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Efficacy of DBM on Fractures of the Shinbone (Tibia)

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ClinicalTrials.gov Identifier: NCT00299052
Recruitment Status : Completed
First Posted : March 6, 2006
Last Update Posted : September 24, 2013
Information provided by (Responsible Party):
Thomas Moore, Emory University

Brief Summary:

The Tibia bone (shinbone) is located in the leg, itis the most frequently fractured bone in the body and has very poor blood supply because it is surrounded by skin and fat instead of muscle like the thighbone causing healing problems. Problems frequently found during the healing process are malunion (bone heals in the wrong place), nonunion (the bone never heals), and compartment syndrome (a big inflammation of muscle that causes compression of nerves and blood vessels) with necrosis (death) of tissue. Surgeons have tried to decrease these problems by using different surgical techniques and substances to accelerate healing. Substances frequently used in fractures are bone grafts. Bone grafts are normally obtained from the wrist or the hip bone, and sometimes can cause other complications varying from pain to infection. To avoid complications, investigators have used alternatives such as obtaining bone from donors. The donor bone grafts are carefully analyzed and cleaned to ensure they will not cause problems for the receiver. Bone obtained from donors is called Demineralized Bone Matrix (DBM). DBM has proved to be very effective in helping fractures to heal faster and we want to use it in patients with tibia fractures.

This study is important because DBM can improve the way tibia fractures are treated and could have the potential to decrease the time patients must stay in the hospital. DBM could improve healing time and diminish overall costs. Also, with the use of DBM plus reamings, patients will have fewer complications like pain and infection.

Condition or disease Intervention/treatment Phase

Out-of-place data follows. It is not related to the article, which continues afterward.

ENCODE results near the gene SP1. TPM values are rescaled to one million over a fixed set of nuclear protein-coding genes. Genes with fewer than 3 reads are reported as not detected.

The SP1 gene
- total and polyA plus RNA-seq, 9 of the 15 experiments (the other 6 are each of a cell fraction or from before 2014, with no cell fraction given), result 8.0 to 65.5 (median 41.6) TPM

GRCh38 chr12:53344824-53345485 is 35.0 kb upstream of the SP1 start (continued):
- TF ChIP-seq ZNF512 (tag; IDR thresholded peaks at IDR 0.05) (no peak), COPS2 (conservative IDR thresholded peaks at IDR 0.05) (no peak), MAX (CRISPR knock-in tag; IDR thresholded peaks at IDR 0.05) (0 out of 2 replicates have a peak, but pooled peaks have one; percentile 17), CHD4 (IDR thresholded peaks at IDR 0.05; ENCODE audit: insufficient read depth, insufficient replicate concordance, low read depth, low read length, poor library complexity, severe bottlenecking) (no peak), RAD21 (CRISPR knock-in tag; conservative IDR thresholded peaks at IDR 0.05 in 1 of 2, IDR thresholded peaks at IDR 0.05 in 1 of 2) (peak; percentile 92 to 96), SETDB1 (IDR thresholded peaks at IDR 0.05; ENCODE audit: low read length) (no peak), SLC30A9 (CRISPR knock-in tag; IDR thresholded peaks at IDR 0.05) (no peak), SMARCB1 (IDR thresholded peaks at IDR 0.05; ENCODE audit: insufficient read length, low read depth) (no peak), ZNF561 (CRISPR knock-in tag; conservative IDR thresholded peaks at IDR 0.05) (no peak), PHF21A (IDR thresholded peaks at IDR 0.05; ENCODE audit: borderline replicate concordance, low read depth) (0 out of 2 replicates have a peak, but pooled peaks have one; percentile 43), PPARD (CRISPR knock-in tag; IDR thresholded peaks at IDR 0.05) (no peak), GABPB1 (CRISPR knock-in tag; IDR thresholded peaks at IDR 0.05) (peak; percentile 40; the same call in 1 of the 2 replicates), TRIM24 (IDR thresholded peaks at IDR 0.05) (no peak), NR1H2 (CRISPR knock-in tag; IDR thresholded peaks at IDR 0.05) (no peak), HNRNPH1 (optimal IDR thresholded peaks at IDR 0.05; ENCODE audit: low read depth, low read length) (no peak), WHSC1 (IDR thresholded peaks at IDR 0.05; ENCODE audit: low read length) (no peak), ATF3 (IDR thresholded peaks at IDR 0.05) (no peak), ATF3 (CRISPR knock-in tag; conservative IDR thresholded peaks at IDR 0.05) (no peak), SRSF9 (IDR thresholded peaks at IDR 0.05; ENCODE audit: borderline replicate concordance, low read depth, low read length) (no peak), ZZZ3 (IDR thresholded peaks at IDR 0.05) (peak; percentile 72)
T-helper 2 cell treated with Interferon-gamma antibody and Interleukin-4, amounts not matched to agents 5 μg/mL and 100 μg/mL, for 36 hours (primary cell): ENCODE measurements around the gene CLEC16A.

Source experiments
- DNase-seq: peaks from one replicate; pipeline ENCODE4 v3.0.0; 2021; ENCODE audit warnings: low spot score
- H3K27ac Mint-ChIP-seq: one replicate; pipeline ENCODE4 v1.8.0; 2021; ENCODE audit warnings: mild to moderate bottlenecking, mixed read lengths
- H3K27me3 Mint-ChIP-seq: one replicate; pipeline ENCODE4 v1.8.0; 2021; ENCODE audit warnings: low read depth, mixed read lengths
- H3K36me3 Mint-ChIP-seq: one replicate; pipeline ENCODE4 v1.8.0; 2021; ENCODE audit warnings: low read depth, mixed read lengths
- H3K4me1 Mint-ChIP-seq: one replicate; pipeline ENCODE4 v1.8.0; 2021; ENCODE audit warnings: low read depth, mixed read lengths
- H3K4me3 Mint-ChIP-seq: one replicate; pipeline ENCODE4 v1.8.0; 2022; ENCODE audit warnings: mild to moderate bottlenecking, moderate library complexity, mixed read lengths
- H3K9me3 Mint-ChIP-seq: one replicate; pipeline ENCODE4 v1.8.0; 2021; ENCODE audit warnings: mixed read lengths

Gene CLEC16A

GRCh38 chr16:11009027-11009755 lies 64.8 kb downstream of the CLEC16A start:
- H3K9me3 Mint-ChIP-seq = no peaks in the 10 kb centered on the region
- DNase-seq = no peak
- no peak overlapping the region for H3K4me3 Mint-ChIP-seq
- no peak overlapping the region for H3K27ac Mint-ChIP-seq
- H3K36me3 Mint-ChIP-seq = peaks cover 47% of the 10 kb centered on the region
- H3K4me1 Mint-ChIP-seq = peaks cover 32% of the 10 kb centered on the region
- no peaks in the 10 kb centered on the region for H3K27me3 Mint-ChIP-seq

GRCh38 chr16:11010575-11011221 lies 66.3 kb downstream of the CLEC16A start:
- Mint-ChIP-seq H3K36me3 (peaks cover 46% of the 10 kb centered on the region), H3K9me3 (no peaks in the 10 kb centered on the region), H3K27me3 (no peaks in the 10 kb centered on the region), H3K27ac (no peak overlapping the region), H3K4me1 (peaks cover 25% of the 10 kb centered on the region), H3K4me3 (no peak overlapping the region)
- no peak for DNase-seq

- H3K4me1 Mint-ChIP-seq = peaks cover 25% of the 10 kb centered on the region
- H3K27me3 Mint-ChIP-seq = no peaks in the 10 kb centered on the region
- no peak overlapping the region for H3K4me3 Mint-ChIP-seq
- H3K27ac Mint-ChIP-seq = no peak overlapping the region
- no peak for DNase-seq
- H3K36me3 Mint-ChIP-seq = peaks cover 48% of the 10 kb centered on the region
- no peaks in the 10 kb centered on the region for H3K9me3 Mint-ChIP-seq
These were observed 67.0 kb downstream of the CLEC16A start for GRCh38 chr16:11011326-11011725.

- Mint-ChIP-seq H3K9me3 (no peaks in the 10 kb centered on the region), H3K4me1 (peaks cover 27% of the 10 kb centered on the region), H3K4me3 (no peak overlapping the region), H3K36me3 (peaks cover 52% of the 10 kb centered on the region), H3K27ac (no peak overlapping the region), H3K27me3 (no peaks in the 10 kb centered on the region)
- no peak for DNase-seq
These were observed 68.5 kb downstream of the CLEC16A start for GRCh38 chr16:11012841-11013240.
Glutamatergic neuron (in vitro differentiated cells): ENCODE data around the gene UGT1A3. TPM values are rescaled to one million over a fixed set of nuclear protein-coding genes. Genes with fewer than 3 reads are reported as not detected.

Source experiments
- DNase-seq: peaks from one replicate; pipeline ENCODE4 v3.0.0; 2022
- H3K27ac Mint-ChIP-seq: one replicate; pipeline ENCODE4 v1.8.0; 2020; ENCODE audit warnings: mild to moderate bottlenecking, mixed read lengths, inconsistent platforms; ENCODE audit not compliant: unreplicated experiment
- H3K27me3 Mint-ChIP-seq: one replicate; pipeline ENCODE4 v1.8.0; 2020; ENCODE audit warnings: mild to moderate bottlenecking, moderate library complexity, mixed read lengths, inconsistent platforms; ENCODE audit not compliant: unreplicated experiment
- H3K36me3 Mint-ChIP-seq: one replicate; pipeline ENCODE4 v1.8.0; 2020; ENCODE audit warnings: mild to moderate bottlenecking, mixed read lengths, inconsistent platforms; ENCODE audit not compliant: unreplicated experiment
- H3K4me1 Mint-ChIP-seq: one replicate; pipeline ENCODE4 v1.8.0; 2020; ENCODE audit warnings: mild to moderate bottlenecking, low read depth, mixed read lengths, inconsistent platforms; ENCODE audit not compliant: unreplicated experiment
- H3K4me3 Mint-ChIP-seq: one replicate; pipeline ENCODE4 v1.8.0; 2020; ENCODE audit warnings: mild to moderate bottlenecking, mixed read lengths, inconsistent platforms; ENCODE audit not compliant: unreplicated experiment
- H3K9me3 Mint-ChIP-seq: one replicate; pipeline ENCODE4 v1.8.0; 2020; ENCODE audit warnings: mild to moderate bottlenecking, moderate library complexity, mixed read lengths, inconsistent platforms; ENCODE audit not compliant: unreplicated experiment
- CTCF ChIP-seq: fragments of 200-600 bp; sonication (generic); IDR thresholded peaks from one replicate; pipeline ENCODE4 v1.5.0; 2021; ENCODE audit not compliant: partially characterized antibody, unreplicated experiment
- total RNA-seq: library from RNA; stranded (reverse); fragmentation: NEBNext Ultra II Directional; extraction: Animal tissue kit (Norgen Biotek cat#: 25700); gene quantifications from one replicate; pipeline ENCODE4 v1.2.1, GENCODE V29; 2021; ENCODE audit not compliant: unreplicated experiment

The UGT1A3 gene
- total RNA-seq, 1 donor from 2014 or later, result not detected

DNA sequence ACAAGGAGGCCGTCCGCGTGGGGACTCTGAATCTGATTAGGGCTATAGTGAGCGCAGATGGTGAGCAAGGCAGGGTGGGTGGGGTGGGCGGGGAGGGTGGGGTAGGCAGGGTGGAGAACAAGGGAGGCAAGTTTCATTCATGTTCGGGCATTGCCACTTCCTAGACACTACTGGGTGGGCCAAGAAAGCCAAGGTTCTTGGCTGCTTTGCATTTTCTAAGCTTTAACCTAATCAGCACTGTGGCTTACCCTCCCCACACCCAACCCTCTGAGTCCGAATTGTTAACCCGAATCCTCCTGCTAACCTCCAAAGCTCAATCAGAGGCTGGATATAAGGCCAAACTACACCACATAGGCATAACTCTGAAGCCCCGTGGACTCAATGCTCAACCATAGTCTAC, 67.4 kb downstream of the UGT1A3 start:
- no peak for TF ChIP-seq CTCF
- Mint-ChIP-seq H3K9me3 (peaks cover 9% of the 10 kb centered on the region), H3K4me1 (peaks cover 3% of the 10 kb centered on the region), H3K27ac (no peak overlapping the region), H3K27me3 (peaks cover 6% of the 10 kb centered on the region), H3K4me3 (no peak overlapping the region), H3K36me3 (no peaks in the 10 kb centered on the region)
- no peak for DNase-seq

Closed Fracture Open Fracture Device: Grafton DBM Biological: Reamings Phase 4

  Show Detailed Description

Study Type : Interventional  (Clinical Trial)
Actual Enrollment : 16 participants
Allocation: Randomized
Intervention Model: Parallel Assignment
Masking: None (Open Label)
Primary Purpose: Treatment
Official Title: The Efficacy of Demineralized Bone Matrix and Autogenous Bone Graft in Accelerated Fracture Healing in Closed Tibia Fracture
Study Start Date : March 2006
Primary Completion Date : December 2007
Study Completion Date : September 2008

Resource links provided by the National Library of Medicine

MedlinePlus related topics: Fractures
U.S. FDA Resources

Arm Intervention/treatment
Active Comparator: A
Bone reamings with 5cc of DMB putty
Device: Grafton DBM
Grafton DBM will be mixed with bone reamings obtained during tibia IMN and place at the fracture site
Active Comparator: B
Bone reamings
Biological: Reamings
Bone reamings obtained during tibia IMN will be placed at the fracture site

Primary Outcome Measures :
  1. Fracture healing [ Time Frame: Weeks 0-3, 4-6, 7-8, 12 and 16-24 after surgery ]

Information from the National Library of Medicine

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Ages Eligible for Study:   18 Years and older   (Adult, Senior)
Sexes Eligible for Study:   All
Accepts Healthy Volunteers:   No

Inclusion Criteria:

  • Patients presenting diaphyseal tibia fractures.

    • Patients older than 18 years old
    • Patients that will undergo IM nailing as definitive treatment.

Exclusion Criteria:

  • Patients presenting diaphyseal tibia fractures.
  • Patients older than 18 years old
  • Patients that will undergo IM nailing as definitive treatment.

Information from the National Library of Medicine

To learn more about this study, you or your doctor may contact the study research staff using the contact information provided by the sponsor.

Please refer to this study by its ClinicalTrials.gov identifier (NCT number): NCT00299052

United States, Georgia
Grady Memorial Hospital
Atlanta, Georgia, United States, 30303
Sponsors and Collaborators
Emory University
Principal Investigator: Thomas J Moore, MD Emory University

Responsible Party: Thomas Moore, Principal Investigator, Emory University
ClinicalTrials.gov Identifier: NCT00299052     History of Changes
Other Study ID Numbers: 1272-2005
First Posted: March 6, 2006    Key Record Dates
Last Update Posted: September 24, 2013
Last Verified: September 2013

Keywords provided by Thomas Moore, Emory University:

Additional relevant MeSH terms:
Fractures, Bone
Fractures, Open
Fractures, Closed
Wounds and Injuries